6. Gary c Tesser

    Motion conflicts with previously adopted motion

    After not quite six months, would someone (anyone would do, but I think Paul McClintock would be ideal) please tell me at least whether Paul's question was answered; and it would be gravy to know what that answer was. George Mervosh says [I'm about to try to slickly cut-and-paste,* let's see what works] : [O lawsy me***, it worked.] But George, it is not another matter at all: if I understand correctly, it is precisely what Paul is asking about. The question is whether -- -- unambiguously, invariably, and not subject to the vagaries of parliamentary error if it happened that it were not adopted by the required threshold; or if, instead, the rule that any "vote required", if such an error is made (we are usually talking about a vote, like this one, that requires 2/3; and fails to get it; but the chair erroneously declares the motion adopted), will carry (unless a quick point of order snags it). (I'm thinking about votes requiring a majority of the entire membership, maybe, when you can't subsequently prove that a MEM was in the room; with similar sentiments in the clause on p. 349, lines 25-26 ) ____________ *Yes, grammar prigs, that's a comma fault. You know what you can do with yer fershtunkener college degrees, and any or all the propaganda they trepanned into your brain in junior high school.** **Slightly higher in Canada *** Gaelic-English slang for "Great Steaming Cobnuts"
  7. Whatever else would you expect?
  8. Gary c Tesser

    No Quorum

    Um, not quite. Note that Mr Martin said, signally: -- that is, not just the first meeting at which you have a quorum. To amend the bylaws (such as, say, to to make the quorum more achievable), you have to follow punctiliously * the procedure specified in the bylaws themselves. I point this out because typically (and sensibly), amending the bylaws requires previous notice of the intention, so the meeting notice has to mention it. ___________ * I acquired that word maybe in junior high school, and remembered to use it maybe four times since. More often I'll say "scrupulously," "diligently," or maybe "assiduously," or even "carefully" like a college graduate.
  9. Gary c Tesser

    No Quorum

    Hmmm. Richard, and Guest Who's, and anyone else: it occurs to me that if two board members are also parents, wouldn't they qualify for both roles (at least, arguably, establishing that a question has arisen of interpreting the bylaws?)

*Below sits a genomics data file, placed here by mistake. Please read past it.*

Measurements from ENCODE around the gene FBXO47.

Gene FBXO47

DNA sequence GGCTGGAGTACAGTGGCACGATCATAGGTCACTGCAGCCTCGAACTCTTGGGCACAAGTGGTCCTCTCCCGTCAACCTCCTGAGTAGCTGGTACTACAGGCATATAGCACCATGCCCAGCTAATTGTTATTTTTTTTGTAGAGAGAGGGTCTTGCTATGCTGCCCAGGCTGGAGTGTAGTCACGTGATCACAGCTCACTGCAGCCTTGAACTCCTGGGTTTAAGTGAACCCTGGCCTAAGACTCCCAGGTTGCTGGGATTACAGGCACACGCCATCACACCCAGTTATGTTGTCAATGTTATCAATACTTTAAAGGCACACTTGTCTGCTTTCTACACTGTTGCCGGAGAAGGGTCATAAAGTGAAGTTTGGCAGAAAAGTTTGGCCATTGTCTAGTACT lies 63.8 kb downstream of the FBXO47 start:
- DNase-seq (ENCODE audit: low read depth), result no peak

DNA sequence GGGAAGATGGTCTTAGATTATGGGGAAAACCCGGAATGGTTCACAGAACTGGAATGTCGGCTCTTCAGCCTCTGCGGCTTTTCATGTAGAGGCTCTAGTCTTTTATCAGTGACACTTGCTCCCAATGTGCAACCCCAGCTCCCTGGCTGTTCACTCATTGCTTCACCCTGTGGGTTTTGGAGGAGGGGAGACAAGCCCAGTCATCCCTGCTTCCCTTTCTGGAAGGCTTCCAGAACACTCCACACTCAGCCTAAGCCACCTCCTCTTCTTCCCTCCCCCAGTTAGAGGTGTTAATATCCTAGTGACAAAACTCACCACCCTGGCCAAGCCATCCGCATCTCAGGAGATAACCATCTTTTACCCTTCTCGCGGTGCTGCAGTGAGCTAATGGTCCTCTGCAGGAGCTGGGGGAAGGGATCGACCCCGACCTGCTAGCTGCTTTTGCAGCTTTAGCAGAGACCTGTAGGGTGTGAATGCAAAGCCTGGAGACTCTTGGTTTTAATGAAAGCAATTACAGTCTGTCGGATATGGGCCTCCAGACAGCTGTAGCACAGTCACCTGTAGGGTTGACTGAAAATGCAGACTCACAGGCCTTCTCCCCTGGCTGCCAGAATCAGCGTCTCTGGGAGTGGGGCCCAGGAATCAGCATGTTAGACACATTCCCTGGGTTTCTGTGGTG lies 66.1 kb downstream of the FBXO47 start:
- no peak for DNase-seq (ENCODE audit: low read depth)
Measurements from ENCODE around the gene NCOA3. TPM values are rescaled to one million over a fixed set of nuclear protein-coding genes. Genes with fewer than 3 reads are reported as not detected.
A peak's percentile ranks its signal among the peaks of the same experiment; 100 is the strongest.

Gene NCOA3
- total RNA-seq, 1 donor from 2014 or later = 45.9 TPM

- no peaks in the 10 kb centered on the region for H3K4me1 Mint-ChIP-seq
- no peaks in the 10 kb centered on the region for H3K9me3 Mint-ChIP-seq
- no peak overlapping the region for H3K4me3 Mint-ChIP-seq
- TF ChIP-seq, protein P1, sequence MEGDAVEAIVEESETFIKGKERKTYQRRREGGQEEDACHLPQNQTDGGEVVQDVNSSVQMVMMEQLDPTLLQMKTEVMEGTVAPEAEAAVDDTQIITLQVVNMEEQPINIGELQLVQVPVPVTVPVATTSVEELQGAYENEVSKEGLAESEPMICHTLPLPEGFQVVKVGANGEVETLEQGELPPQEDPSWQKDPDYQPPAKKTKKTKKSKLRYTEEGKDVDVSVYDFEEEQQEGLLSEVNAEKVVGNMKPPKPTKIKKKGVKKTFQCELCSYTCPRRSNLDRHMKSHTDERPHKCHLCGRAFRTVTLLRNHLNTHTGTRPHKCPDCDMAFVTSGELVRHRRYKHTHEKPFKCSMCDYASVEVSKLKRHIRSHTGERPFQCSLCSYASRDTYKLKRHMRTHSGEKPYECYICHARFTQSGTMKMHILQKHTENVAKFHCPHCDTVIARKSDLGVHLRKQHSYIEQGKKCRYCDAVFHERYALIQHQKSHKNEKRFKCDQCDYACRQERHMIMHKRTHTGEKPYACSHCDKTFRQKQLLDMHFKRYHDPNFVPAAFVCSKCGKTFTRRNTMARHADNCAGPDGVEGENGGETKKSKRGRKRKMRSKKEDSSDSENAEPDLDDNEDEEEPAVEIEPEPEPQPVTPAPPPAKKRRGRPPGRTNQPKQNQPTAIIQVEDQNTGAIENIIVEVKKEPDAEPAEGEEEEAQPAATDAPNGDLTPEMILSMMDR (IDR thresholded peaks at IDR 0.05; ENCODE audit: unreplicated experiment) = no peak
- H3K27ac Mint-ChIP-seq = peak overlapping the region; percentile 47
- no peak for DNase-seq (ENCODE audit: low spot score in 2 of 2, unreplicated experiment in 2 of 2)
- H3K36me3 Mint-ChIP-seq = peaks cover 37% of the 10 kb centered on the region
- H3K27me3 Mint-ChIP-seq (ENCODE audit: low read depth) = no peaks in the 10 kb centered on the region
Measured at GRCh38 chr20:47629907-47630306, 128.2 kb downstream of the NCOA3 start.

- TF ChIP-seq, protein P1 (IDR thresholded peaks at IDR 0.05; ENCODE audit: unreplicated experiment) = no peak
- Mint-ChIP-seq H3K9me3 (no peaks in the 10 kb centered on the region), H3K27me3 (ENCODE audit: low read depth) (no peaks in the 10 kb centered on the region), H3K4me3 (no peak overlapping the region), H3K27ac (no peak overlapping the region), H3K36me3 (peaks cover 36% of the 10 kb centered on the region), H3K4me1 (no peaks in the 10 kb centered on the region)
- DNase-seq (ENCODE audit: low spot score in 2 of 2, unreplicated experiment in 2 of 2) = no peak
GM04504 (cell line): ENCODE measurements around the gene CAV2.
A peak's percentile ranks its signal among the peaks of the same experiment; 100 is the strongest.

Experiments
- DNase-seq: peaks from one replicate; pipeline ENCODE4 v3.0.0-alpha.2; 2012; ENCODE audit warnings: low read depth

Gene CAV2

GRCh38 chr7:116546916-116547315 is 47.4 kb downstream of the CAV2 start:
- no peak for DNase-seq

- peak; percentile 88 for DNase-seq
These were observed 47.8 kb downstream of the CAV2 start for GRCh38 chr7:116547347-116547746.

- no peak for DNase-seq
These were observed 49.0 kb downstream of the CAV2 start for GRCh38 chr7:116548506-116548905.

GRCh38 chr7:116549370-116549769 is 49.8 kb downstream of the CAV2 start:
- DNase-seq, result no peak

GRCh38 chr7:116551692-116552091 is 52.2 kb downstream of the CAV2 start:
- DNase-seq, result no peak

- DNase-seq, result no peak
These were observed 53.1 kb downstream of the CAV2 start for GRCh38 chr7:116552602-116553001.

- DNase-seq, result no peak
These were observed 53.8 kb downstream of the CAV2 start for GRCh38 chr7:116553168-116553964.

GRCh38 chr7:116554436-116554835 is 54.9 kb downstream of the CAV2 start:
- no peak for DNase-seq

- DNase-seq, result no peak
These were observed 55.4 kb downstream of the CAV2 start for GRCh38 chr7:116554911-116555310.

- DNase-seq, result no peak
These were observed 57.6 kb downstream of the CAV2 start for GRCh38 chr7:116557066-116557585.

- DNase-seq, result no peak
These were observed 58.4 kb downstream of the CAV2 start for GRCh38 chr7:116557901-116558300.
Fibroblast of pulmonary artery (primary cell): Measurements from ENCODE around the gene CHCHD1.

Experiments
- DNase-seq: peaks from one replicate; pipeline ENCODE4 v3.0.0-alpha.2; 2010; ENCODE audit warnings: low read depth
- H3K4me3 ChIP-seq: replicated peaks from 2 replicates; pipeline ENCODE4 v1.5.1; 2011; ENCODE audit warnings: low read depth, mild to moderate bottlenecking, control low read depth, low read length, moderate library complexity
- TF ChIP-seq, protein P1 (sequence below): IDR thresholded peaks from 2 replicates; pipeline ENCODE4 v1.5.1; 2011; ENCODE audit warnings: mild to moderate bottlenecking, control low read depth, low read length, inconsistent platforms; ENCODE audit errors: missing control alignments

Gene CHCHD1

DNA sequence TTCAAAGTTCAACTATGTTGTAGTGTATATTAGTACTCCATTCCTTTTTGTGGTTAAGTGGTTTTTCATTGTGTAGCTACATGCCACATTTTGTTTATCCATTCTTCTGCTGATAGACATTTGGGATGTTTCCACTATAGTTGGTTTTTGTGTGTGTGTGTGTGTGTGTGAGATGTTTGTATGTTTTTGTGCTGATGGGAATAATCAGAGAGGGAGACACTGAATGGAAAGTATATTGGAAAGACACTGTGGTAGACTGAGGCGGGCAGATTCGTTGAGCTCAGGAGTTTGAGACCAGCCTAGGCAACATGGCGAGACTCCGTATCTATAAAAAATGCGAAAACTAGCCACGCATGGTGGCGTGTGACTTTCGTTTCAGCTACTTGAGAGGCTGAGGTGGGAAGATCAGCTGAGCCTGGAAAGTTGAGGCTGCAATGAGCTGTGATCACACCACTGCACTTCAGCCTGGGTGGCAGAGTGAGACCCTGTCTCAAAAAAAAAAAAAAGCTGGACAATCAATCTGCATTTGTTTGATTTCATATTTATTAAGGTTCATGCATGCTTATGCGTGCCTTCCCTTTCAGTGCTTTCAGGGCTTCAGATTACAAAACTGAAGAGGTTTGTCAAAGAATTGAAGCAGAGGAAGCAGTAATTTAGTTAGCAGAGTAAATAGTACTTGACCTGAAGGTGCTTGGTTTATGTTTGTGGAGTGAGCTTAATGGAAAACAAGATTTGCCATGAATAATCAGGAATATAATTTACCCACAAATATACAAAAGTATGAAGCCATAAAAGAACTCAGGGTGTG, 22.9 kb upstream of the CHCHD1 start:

10. So it's all over before I even get a word in. Feh.
  11. Gary c Tesser

    Amending Minutes/Reciding Motion

    The reference to "striking out" was probably about the idea of amending the minutes. Yes, you correctly read Section 35. But look at p. 308, #b (OK OK, "b" is not a number) : so, it is impossible to undo the fact that the motion, however erroneously, was made and adopted; and it is unconscionable (see p. 299, last four words) to propose that the minutes record anything other than what happened. (But actually I don't think that that is actually what you have been proposing, I think we are all in agreement and there is only a misunderstanding and we are all on the same page (as the contemporary instant-cliche' goes).)
  12. Gary c Tesser

    No Quorum

    It looks to me (as, I presume, making a PRES out of U and ME, though NEITHER OF US were elected PRES) as if, in the event that you and the coordinator are board members, then all you need is to get enough more parents -- that's four more? -- to care enough about their children to show up for the meetings. ( ... And what about the current vice-chair?)
  13. "At all"??!? Yes, of course. It happened. Record it exactly how it was done -- however wrongly. Then, in the minutes of the meeting at which you correct the action (i. e., and also e.g, for others, as soon as possible), you jump up and down about it. Also nothing prohibits your organization from making a marginal note at the minutes of the meeting when you didn't vote by secret ballot. I'm leaving something out so that my betters (the people who like the horses I recommend) have something to add besides rephrasing what I said (grump, gripe). Your pal, Gary c Tesser
  14. Gary c Tesser

    Post election special meeting

    RB, if you're looking at a specific, pray tell what is it? (Whatever could Gary Novosielski have left unsaid?)
  15. Gary c Tesser

    Nominating Committee error

    "Puzzled", if you haven't already, you (or one of your allies, to whom Mr Brown alludes, that irrepressible, indefatigable college graduate) should posthaste determine whatever your bylaws (or other rules) prescribe about nominations and elections. RONR gives a few options, but specifically says that the nominating committee's report, regardless of whether it has been previously distributed (which RONR says is a good idea) or not, "should always be presented at a formal meeting", and that "after teh nominating committee has presented its report ... the chair MUST [my emphasis -- GcT*] call for further nominations from the floor" (RONR, 11th Ed, p. 434 & -5). Mr or Ms Puzzled, it's right there, on those pages in black and white. And maybe, diplomatically, instead of raising a point of order when the rules are violated (which, in a sense, essentially accuses the presiding officer of doing it wrong) you pull him aside earlier -- some time before the meeting -- and tell him the easy and fair (and, oh, official) way to get the job done. __________ *Suddenly I don't see the icons for italics and boldface, so my apologies for the all-caps